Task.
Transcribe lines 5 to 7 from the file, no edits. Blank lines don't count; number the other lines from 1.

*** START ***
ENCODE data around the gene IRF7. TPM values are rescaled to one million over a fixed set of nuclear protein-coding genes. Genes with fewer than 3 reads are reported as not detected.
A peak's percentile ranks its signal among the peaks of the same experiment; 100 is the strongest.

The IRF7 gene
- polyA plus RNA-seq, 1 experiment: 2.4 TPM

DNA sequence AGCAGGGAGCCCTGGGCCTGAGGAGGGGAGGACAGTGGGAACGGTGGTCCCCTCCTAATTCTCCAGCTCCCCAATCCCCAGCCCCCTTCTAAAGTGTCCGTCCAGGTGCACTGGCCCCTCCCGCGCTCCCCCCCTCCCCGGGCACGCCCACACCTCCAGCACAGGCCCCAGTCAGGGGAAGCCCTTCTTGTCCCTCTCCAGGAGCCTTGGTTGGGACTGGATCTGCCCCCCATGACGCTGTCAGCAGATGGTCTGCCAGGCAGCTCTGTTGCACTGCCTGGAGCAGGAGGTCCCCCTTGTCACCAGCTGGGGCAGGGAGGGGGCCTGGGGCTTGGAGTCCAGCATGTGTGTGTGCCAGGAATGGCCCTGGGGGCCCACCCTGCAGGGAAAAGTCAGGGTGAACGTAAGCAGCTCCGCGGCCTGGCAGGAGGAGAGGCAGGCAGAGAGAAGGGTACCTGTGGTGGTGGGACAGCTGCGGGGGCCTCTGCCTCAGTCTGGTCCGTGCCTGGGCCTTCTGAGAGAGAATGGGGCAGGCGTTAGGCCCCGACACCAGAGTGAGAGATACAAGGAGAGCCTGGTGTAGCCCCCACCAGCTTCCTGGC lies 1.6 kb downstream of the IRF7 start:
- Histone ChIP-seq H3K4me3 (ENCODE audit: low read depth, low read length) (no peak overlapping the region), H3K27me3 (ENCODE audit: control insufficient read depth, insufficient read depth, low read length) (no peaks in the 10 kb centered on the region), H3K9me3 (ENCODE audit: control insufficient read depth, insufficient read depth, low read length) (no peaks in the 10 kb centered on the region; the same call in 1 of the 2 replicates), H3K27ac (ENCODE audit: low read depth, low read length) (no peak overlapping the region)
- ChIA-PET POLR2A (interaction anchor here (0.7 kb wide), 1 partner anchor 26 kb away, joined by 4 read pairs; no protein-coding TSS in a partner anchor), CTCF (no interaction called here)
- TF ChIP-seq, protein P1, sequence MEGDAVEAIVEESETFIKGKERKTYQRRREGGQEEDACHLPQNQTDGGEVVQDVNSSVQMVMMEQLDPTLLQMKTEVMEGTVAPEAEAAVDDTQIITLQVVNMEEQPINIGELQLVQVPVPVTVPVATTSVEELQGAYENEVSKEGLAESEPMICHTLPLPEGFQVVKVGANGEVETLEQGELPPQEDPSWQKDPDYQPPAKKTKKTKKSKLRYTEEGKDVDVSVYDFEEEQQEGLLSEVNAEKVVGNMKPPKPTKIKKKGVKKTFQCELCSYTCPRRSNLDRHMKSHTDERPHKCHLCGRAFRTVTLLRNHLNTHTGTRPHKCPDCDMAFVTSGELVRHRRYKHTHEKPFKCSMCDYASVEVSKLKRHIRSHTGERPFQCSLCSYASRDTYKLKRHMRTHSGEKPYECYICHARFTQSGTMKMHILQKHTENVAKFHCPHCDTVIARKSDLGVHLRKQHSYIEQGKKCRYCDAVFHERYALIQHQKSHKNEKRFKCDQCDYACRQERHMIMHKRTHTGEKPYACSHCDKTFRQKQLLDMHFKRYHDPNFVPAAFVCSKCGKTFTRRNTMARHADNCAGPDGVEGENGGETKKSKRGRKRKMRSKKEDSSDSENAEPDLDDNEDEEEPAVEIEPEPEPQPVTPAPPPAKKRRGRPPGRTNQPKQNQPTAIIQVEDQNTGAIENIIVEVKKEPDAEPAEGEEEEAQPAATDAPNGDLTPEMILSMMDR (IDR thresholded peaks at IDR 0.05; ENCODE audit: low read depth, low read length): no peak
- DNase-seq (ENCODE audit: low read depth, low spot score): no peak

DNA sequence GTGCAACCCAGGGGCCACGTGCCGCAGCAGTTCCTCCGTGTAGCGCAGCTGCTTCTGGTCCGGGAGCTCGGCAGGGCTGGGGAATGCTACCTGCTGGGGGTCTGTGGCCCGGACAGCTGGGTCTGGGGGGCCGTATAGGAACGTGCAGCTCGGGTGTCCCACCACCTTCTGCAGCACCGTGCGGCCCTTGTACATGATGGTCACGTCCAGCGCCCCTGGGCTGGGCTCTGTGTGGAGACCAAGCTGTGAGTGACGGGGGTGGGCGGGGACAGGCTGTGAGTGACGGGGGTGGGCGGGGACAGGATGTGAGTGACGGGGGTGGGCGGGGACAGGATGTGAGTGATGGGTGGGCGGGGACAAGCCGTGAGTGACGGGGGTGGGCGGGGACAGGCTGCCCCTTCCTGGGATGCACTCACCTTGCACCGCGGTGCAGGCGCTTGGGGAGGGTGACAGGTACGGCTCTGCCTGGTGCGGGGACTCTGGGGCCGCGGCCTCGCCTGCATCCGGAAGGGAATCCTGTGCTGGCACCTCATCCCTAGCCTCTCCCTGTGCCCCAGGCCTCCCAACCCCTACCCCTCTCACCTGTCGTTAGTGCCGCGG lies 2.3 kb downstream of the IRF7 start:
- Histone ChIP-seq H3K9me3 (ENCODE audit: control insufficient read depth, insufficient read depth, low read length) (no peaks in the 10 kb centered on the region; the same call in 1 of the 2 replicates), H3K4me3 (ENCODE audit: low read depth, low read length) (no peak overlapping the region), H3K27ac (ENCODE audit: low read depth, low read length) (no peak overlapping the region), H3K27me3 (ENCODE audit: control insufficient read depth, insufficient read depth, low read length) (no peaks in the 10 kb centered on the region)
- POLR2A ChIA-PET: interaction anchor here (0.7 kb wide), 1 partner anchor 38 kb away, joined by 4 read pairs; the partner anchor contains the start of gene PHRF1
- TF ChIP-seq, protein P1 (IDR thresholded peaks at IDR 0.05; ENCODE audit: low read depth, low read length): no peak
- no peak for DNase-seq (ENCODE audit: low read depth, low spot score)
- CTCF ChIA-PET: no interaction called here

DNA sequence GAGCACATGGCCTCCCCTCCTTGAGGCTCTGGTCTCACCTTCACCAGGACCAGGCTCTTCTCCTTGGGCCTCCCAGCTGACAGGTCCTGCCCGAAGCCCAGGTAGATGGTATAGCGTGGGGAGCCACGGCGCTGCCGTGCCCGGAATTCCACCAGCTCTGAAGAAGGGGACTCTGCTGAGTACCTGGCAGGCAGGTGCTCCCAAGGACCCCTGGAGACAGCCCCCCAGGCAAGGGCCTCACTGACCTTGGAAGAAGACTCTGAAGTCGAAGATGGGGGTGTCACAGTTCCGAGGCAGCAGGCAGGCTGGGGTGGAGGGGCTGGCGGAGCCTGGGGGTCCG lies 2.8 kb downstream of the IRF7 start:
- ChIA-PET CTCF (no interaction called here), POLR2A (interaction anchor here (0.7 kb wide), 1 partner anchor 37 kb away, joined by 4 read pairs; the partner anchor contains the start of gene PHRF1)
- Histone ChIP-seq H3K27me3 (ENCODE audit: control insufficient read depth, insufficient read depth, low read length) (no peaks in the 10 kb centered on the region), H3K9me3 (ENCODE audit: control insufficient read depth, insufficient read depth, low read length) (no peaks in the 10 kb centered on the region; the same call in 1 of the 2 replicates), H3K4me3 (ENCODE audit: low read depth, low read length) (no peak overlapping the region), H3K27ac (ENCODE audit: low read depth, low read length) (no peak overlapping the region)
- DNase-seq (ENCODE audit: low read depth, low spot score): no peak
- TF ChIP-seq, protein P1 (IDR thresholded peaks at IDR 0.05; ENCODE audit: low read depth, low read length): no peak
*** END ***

DNA sequence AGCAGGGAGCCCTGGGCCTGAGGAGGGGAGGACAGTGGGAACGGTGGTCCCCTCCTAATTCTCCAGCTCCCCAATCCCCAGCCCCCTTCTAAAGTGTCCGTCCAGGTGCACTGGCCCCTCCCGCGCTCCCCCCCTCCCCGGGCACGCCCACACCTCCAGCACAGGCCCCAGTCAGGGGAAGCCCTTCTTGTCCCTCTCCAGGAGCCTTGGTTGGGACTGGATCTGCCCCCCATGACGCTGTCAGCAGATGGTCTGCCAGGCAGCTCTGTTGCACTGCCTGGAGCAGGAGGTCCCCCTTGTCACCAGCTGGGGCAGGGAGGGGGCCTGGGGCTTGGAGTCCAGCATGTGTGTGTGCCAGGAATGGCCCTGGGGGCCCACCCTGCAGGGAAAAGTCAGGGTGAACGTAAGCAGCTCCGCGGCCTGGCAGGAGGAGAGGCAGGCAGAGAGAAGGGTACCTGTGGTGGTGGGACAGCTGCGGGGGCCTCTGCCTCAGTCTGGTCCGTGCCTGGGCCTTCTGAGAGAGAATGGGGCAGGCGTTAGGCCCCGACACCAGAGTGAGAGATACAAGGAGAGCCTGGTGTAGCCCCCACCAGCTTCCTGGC lies 1.6 kb downstream of the IRF7 start:
- Histone ChIP-seq H3K4me3 (ENCODE audit: low read depth, low read length) (no peak overlapping the region), H3K27me3 (ENCODE audit: control insufficient read depth, insufficient read depth, low read length) (no peaks in the 10 kb centered on the region), H3K9me3 (ENCODE audit: control insufficient read depth, insufficient read depth, low read length) (no peaks in the 10 kb centered on the region; the same call in 1 of the 2 replicates), H3K27ac (ENCODE audit: low read depth, low read length) (no peak overlapping the region)
- ChIA-PET POLR2A (interaction anchor here (0.7 kb wide), 1 partner anchor 26 kb away, joined by 4 read pairs; no protein-coding TSS in a partner anchor), CTCF (no interaction called here)